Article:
Abe urges higher wages; businesses give muted support

By Leika Kihara

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Just urging companies to raise the wages of their employees is not going to make it actually happen, even when this comes from Prime Minister. It looks like Abe is just trying to please people with his empty words. If he is serious about it, there has to be some concrete law to make it really happen.

0 ( +3 / -3 )

Raise the minimum wage PM Abe. Get a clue it starts with you.

8 ( +10 / -2 )

Hmm, again with the "urging". Must be Groundhog Day because I swear the same headline has appeared multiple times during Abe's tenure. It's revealing that when it is a matter of filling the administrations or its cronies coffers the forces of compulsion and coercion are used but with this issue that so crucially effects the life of the average Taro Suzuki we get this disassociation and impotent pleading

6 ( +6 / -0 )

Abe sure has a lot of "urges", I wonder if he has learned to control them?

Raise the minimum wage PM Abe. Get a clue it starts with you.

Problem is that the minimum wage here is set by region and not by the national government. Folks at McDonald's in Tokyo get between 1,000 to 1,500 per hour and in Okinawa it's less than half that at around 700 per hour.

Setting a national minimum wage would be one thing, but the problem is the huge variances in the economies of each prefecture and Tokyo tilting statistics towards a higher end.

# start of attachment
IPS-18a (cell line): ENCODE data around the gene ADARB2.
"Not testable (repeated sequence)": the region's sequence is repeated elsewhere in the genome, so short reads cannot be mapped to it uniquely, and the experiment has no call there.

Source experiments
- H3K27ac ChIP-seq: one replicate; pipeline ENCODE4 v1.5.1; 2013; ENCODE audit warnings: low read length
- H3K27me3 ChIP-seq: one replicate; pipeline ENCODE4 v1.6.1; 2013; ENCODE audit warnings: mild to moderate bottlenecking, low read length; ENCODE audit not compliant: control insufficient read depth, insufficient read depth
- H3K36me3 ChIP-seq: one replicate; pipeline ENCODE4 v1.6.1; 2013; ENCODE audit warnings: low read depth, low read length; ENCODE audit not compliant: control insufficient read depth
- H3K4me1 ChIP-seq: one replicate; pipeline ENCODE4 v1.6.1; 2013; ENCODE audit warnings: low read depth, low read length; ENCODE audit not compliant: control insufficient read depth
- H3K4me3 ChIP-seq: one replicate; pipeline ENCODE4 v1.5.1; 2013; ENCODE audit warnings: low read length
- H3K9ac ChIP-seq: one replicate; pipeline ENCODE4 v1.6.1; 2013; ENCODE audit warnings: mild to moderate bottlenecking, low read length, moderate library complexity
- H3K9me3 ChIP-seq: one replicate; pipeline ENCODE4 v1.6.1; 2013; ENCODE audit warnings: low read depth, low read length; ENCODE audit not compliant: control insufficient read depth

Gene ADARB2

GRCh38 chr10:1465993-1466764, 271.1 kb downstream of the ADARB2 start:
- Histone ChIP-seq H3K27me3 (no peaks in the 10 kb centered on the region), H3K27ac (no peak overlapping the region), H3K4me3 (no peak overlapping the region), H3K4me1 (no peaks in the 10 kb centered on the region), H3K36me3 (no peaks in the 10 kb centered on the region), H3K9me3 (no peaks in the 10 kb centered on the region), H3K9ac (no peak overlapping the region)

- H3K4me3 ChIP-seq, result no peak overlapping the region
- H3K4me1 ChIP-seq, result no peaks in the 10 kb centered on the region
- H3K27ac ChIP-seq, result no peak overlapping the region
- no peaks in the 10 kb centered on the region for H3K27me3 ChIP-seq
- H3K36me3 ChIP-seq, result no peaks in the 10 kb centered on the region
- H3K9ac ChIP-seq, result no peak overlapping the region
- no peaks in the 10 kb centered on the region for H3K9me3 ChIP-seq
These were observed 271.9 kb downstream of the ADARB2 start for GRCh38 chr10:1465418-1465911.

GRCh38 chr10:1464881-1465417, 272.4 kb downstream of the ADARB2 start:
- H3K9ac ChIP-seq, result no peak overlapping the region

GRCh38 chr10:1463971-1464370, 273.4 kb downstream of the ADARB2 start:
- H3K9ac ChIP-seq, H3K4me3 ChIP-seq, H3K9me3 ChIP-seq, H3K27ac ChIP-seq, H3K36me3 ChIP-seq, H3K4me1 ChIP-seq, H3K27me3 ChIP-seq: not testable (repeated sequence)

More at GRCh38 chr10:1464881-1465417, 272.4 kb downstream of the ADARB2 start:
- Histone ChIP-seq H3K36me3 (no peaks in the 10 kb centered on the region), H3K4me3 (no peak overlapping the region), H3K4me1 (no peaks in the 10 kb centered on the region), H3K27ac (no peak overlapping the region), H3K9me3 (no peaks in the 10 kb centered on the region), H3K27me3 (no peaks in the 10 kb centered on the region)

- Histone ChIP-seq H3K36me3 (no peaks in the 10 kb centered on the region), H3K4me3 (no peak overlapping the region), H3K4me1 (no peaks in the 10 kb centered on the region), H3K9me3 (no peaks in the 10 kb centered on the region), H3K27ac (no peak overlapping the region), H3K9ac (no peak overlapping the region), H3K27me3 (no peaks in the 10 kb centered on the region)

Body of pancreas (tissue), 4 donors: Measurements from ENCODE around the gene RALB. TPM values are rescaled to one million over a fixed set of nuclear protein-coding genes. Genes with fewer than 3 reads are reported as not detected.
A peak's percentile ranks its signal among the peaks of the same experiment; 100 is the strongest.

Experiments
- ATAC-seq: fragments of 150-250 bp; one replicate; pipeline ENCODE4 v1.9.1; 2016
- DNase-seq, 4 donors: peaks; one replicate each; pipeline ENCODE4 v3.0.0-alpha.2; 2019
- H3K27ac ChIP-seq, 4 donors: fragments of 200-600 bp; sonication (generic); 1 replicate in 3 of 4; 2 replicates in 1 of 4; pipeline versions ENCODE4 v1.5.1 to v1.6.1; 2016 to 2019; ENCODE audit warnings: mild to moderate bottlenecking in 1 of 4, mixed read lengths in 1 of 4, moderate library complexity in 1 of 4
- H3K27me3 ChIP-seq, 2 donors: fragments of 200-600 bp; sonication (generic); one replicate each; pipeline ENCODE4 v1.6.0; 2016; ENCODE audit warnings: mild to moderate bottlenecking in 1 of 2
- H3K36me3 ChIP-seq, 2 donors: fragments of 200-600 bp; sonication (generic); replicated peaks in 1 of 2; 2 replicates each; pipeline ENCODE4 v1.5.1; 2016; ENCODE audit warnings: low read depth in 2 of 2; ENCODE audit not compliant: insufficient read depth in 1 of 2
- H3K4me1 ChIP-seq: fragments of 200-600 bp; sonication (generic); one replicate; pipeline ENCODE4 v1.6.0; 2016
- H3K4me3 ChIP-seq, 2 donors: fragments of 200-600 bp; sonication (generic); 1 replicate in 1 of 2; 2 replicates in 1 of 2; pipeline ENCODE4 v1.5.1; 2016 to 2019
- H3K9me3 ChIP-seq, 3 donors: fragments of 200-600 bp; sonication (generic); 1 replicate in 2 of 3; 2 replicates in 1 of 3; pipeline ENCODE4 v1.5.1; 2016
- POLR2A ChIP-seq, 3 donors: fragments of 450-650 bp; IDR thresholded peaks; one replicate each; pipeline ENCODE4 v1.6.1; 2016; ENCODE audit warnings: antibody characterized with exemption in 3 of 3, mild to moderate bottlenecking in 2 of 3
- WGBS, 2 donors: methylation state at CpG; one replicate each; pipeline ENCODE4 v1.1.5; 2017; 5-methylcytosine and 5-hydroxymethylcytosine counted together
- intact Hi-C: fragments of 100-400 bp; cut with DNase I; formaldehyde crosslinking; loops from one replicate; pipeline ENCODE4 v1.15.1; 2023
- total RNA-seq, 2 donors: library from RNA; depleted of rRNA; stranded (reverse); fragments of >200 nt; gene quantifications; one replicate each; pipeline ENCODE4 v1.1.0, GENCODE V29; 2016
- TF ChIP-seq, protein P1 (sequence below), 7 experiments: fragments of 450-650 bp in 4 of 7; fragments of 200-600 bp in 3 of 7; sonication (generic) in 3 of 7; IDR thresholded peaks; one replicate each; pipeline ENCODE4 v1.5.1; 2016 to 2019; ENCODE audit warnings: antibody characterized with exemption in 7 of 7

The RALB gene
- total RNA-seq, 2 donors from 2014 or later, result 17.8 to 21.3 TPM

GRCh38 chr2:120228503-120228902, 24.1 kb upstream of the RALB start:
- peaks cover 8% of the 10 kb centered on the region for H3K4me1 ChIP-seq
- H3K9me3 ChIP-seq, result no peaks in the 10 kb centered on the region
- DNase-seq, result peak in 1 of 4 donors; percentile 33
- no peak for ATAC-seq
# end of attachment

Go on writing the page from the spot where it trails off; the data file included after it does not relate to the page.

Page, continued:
2 ( +3 / -1 )

risk-shy Japanese companies to divert more of their record profits to innovation and human resources.

They are not risk-shy! They are profit-hungry! We've been hearing the same 'urging' since the sales tax increase, but nothing has changed. How about using the power of a PM and creating legislation for salary increases across the board?

2 ( +5 / -3 )

Punish first-section companies that refuse. Restrict their eligibility for procurement and cut back their subsidies. My Korean work colleague tells me her government takes such actions.

3 ( +4 / -1 )

The problem is that companies aren't stupid and tend to take a longer term view when it comes to things like wages and capital investment. Abe's economic policies are basically just fiscal, lowering the value of the Yen and buying up securities to prop up the TSX. These have resulted in short term windfalls for some big companies and investors, but they clearly recognize how unsustainable these policies are and how little they do to actually promote economic growth long term, so they are not using that money to make long term commitments to higher wages or anything like that which might benefit society at large.

0 ( +1 / -1 )

How about using the power of a PM and creating legislation for salary increases across the board? since big business is in the pockets of most of the government this may be easier said than done, raising the minimum wage will just make more unprofitable companies fold (which can be a good thing) but lose all those jobs attached to them.

0 ( +1 / -1 )

I'm going to show this to my boss.

5 ( +5 / -0 )

If folks are not earning enough to spend and therefore give the economy a boost. They are not being paid enough.

2 ( +3 / -1 )

Abe urges higher wages

The oral flatulence continues.

4 ( +6 / -2 )

Can you imagine a western leader going on record as trying to tell the private sector to increase how much they pay staff, otherwise his economic policy won't make any sense? He'd be - quite rightly - ridiculed.

What a dolt this man is.

5 ( +6 / -1 )